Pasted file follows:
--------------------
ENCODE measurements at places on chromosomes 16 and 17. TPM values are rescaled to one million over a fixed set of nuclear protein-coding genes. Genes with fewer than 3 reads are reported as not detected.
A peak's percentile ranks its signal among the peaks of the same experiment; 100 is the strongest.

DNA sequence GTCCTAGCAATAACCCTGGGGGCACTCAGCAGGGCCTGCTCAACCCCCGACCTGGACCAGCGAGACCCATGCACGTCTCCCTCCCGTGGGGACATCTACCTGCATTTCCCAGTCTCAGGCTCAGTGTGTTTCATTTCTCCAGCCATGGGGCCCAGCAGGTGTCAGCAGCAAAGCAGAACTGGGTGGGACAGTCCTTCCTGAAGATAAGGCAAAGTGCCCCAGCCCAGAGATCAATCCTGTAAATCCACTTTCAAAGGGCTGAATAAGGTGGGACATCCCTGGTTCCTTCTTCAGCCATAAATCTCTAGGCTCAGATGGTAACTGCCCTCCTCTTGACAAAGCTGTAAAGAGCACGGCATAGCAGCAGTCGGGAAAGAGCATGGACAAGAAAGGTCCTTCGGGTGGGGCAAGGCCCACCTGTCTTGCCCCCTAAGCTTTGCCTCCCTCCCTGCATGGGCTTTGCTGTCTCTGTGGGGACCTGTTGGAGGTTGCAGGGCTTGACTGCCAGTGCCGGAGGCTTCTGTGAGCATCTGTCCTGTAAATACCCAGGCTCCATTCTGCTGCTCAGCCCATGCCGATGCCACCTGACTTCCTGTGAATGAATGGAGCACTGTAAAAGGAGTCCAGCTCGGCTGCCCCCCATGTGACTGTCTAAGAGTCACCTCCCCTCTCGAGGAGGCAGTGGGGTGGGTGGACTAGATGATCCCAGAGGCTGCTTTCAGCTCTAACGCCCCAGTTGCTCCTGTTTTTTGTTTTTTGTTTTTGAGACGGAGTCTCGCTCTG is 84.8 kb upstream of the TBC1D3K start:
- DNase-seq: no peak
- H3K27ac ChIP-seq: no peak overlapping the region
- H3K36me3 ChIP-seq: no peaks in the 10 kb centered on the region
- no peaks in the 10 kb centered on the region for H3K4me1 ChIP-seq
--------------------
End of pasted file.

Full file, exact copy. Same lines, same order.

ENCODE measurements at places on chromosomes 16 and 17. TPM values are rescaled to one million over a fixed set of nuclear protein-coding genes. Genes with fewer than 3 reads are reported as not detected.
A peak's percentile ranks its signal among the peaks of the same experiment; 100 is the strongest.

DNA sequence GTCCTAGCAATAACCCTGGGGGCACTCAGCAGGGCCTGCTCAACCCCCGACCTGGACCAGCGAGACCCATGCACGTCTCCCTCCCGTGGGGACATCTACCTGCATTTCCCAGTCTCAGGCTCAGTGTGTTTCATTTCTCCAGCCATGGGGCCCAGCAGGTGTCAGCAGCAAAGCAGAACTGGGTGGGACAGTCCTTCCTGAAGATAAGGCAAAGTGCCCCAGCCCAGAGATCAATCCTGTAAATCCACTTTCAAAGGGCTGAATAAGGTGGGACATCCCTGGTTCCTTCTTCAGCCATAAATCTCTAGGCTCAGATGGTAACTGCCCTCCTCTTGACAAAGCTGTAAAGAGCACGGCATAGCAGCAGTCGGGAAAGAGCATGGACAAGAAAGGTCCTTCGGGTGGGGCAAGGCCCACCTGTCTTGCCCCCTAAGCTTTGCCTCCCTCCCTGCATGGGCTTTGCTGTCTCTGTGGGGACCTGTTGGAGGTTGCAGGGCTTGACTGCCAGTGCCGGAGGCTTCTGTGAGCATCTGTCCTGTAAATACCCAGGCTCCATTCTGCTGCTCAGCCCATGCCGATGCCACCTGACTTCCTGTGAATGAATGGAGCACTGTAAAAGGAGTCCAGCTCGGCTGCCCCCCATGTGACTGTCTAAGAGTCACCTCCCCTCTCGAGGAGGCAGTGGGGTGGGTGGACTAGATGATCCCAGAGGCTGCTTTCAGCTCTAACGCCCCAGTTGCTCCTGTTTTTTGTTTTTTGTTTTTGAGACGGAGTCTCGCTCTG is 84.8 kb upstream of the TBC1D3K start:
- DNase-seq: no peak
- H3K27ac ChIP-seq: no peak overlapping the region
- H3K36me3 ChIP-seq: no peaks in the 10 kb centered on the region
- no peaks in the 10 kb centered on the region for H3K4me1 ChIP-seq